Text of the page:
If you’re looking to buy or sell real estate, you may have many questions such as, "Should I hire a real estate attorney," or, "What does a real estate attorney do?" It’s smart to consider these questions before making any major decisions. Real estate attorneys play a vital role in property transactions. Properties are often major investments, and the contracts can be immensely complex. As such, hiring a real estate lawyer is often advisable.
So what does a real estate attorney do? They handle many legal aspects of buying and selling real estate, such as clearing titles and writing the contracts themselves. At the base of your typical real estate transaction, a seller transfers a piece of real estate to a buyer, typically in exchange for money. In some cases, however, parties may swap pieces of real estate or conduct other trades.
No matter the specific arrangement, local laws for transferring real estate can be difficult to decipher, and contracts may contain pitfalls that buyers and sellers don’t notice. Fortunately, real estate lawyers can provide counsel and oversight while also drafting important documents and filing paperwork.
Generally speaking, buyers and sellers each bring their own attorneys to the negotiating table. This way, each party is assured that a lawyer is looking out for their best interest.
It’s highly advisable that anyone engaging in a “real property” transaction have a lawyer on their side. Real property transactions are essentially interchangeable with “real estate” transactions. As is often the case with laws, different terms are sometimes used, and it can be confusing.
However, the two terms do have different origins. Real property is the land itself, along with any attached or unattached structures, while real estate generally refers to the business of selling, buying, or renting land and buildings. In other words, when you buy a house, you’re engaging in a real estate transaction (the business of buying and selling houses), and the physical product you’re purchasing is the real property (the house and land it sits on).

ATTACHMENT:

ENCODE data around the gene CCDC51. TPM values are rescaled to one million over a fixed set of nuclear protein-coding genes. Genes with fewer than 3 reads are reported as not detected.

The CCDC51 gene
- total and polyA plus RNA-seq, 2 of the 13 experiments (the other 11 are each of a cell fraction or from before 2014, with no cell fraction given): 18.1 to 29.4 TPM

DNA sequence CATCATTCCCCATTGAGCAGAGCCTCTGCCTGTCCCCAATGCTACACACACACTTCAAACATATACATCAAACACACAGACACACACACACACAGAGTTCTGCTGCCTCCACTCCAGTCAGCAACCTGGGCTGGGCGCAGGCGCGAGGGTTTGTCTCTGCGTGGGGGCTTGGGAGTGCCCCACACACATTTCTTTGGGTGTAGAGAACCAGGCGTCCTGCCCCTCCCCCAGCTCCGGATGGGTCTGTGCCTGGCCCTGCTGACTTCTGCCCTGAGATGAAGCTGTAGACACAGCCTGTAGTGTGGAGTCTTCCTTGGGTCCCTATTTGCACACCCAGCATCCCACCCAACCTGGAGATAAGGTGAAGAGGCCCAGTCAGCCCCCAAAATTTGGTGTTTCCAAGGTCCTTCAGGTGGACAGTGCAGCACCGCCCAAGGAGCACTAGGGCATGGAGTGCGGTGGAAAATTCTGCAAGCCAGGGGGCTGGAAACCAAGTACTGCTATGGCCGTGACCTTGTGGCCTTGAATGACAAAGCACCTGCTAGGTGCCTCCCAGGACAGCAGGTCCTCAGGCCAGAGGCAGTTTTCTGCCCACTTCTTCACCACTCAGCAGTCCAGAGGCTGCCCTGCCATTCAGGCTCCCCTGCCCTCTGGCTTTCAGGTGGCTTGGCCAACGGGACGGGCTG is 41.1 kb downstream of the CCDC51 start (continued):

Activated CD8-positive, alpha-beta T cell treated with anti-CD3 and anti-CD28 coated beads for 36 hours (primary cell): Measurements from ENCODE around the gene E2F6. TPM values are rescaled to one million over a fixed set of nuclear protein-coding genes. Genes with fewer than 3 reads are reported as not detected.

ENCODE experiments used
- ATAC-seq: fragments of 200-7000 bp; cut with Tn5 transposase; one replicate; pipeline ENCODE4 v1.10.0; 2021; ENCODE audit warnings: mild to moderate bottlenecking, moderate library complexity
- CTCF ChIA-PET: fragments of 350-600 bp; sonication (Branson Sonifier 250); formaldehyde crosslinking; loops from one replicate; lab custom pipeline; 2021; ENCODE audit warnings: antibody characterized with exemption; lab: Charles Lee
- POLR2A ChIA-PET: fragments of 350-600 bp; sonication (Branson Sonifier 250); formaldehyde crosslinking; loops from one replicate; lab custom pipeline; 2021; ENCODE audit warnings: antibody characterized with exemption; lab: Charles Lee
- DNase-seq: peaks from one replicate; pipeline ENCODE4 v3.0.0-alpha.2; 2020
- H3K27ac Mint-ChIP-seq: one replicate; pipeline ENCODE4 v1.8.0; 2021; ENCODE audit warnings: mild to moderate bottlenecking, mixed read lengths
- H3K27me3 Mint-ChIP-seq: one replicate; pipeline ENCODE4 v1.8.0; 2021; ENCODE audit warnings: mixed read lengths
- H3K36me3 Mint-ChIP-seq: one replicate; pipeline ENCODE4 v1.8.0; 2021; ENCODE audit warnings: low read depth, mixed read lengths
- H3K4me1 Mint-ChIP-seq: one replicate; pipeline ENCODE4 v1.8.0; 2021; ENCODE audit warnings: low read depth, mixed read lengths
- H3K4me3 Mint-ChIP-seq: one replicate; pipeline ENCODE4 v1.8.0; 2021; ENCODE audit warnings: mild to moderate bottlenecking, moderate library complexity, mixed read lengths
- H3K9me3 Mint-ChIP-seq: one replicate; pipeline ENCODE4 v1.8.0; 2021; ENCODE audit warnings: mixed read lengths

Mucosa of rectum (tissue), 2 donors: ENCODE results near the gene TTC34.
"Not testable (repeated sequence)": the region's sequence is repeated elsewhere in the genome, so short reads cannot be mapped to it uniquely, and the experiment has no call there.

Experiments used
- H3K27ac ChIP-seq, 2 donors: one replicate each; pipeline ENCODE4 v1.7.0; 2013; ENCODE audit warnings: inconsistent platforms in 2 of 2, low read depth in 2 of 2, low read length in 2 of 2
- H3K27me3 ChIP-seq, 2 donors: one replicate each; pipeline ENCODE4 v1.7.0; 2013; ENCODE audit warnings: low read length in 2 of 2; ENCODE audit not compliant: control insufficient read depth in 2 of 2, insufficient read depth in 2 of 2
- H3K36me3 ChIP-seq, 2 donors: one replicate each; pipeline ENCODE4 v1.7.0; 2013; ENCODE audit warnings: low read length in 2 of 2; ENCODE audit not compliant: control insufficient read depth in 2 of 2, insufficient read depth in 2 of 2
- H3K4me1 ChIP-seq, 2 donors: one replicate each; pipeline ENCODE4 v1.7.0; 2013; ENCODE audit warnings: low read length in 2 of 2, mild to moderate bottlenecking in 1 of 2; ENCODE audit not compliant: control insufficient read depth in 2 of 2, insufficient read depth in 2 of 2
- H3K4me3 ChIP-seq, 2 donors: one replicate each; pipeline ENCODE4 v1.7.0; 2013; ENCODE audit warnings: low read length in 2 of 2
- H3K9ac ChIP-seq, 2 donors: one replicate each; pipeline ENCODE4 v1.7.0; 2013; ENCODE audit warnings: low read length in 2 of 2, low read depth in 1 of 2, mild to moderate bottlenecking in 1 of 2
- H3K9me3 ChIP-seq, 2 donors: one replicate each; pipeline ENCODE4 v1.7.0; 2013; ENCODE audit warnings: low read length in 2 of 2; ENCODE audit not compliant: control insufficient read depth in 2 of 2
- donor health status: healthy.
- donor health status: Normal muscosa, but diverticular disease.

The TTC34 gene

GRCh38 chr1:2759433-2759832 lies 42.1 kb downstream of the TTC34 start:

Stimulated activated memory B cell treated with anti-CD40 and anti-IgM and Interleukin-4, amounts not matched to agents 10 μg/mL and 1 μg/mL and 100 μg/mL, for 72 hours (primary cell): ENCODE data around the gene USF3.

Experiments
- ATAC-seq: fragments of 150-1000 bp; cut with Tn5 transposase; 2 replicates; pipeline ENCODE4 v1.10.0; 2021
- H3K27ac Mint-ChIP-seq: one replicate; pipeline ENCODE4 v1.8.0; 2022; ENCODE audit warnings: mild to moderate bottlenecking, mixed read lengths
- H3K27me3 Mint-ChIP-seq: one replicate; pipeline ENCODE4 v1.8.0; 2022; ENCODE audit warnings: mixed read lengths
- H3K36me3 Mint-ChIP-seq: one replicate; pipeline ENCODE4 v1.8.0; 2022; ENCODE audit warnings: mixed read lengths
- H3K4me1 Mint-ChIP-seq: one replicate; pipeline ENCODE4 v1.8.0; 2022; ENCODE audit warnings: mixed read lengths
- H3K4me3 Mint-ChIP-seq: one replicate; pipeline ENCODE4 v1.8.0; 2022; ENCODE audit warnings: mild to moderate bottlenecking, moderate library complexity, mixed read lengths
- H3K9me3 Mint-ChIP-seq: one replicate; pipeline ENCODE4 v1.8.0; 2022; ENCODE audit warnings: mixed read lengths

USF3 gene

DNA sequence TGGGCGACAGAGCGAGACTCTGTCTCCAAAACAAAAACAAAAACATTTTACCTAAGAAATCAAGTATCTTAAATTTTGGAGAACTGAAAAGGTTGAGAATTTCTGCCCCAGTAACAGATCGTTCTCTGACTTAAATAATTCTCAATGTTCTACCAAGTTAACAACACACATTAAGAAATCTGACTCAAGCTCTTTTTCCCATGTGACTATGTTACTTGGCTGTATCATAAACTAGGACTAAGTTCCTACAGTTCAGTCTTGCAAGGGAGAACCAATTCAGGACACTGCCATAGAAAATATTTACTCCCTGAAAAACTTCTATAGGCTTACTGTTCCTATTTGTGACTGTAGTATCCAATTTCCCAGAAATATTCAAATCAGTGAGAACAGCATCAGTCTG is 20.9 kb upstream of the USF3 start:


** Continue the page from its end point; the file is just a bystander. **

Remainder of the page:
Sound confusing? In truth, contracts and laws are confusing, which is why lawyers are often needed.
Real estate lawyers can also help with title insurance and conducting title searches. This is important for ensuring that there are no liens or claims against the property. If there are liens and claims, those must be considered before you make the purchase. Otherwise, you could find yourself dealing with various legal headaches.
So should you hire a real estate attorney? The answer is often yes. And in some states, such as Georgia and New York, you may be legally required to hire a real estate attorney to handle at least some parts of the transaction. Other states, like Alabama and South Dakota, require that you get a "title opinion" from a lawyer.
Attorneys are especially helpful with difficult situations and complex transactions, like determining property lines. Many things can impact the value of properties, and lawyers can raise awareness. Even with straightforward deals, it’s still often wise to seek the advice and counsel of a real estate attorney.
Categorised in: Estate Planning